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A new study finds that reports of a neurologic disease called Guillain-Barré syndrome (GBS) have been low after 2009 H1N1 vaccination, according to a research study that will be presented as part of the late-breaking science program at the American Academy of Neurology’s 62nd annual meeting in Toronto, April 10-17, 2010. The study is one of the first national reports of the occurrence of GBS after 2009 H1N1 vaccination.
GBS is a rare disorder in which the body’s immune system attacks part of the peripheral nervous system, causing tingling and weakness of the arms and legs. While it is not fully known what causes GBS, it is known that about two-thirds of people who get GBS do so several days or weeks after they have been sick with diarrhea or a respiratory illness. Except for the swine flu vaccine used in 1976, no other influenza vaccines have been clearly linked to GBS. It was not anticipated that the 2009 H1N1 vaccine would be associated with an increased risk of GBS.
Scientists analyzed information obtained from the Centers for Disease Control and Prevention (CDC) and Food and Drug Administration Vaccine Adverse Event Reporting System (VAERS) and found that there were 35 reports of GBS following 2009 H1N1 vaccination around the country by the end of the year 2009. This amounts to 3.5 reports of GBS per 10 million people vaccinated. All cases of GBS except one were reported within six weeks of vaccination, with 23 cases reported within the first two weeks after vaccine administration. One report of death and one of disability were reported in the 33 patients who were hospitalized.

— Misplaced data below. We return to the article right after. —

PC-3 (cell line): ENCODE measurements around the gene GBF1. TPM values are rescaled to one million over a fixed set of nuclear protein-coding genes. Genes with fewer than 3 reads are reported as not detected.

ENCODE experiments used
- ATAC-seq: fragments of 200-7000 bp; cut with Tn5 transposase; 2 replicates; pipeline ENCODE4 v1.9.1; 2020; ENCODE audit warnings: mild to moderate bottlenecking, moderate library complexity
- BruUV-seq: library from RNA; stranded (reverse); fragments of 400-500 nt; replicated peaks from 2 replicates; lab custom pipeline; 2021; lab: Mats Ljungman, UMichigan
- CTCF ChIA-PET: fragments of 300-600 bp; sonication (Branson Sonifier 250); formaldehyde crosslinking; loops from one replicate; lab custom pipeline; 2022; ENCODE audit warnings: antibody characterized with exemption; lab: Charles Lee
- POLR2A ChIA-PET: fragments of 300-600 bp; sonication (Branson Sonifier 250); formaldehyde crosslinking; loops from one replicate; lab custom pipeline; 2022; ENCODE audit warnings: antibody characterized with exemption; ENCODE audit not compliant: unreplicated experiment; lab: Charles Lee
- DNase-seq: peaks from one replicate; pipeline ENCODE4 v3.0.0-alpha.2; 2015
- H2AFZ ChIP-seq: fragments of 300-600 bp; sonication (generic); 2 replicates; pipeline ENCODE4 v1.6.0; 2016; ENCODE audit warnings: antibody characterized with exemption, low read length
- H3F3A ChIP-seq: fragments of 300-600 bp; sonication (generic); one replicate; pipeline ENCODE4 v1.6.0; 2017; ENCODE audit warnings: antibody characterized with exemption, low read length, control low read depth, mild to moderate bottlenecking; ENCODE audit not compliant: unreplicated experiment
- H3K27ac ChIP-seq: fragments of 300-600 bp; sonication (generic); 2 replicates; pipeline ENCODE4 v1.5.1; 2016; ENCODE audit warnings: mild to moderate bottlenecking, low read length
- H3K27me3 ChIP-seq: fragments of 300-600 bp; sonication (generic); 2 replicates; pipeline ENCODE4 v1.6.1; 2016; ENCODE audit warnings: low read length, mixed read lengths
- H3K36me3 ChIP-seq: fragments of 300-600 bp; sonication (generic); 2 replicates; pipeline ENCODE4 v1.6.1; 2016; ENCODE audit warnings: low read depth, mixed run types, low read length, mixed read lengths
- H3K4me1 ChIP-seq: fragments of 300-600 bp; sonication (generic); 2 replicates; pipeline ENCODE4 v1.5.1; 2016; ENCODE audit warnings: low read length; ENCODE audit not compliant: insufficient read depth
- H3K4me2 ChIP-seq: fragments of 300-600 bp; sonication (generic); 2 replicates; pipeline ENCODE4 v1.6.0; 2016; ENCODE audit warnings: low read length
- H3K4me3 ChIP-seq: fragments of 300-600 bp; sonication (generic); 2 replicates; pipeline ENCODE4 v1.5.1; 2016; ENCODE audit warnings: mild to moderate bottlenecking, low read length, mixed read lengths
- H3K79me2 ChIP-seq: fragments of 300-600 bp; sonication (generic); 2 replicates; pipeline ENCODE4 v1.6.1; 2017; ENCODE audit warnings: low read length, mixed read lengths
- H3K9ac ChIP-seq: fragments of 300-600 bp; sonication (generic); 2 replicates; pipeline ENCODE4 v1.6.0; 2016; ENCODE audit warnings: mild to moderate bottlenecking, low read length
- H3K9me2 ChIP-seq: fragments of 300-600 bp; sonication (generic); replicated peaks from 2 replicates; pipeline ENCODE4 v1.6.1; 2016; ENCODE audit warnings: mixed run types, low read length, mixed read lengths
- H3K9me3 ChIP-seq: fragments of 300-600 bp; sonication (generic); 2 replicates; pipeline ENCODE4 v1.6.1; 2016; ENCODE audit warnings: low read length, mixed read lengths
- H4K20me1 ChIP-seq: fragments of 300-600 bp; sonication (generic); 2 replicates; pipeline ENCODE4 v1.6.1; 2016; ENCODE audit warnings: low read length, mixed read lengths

The number of GBS cases reported by the same researcher was only slightly higher after seasonal flu vaccination in 2009: 57 reports of GBS were received by VAERS, an estimated rate of 7.3 reports of GBS per 10 million vaccinations. The rate of GBS in the general population is estimated to be between one to four cases per 100,000 persons per year.
“Although preliminary, these reported cases of GBS do not appear to show an increased risk of GBS following vaccination with either the 2009 H1N1 or the seasonal flu strain and the safety record for these vaccines is excellent,” said study author Nizar Souayah, MD, with New Jersey Medical School in Newark. “CDC, FDA and neurologists around the world are continuing to closely monitor people after vaccination for this disease.”
Since VAERS receives voluntary reports of adverse events from manufacturers, providers, vaccines, and caregivers, cases of illness may be either over or underreported, and calculation of actual rates is not possible. VAERS cannot determine cause-and-effect, and an adverse event report only indicates that the event occurred sometime after vaccination. The American Academy of Neurology, along with the CDC reached out to neurologists in the fall of 2009, requesting that they report to VAERS any possible new cases of GBS following receipt of vaccination.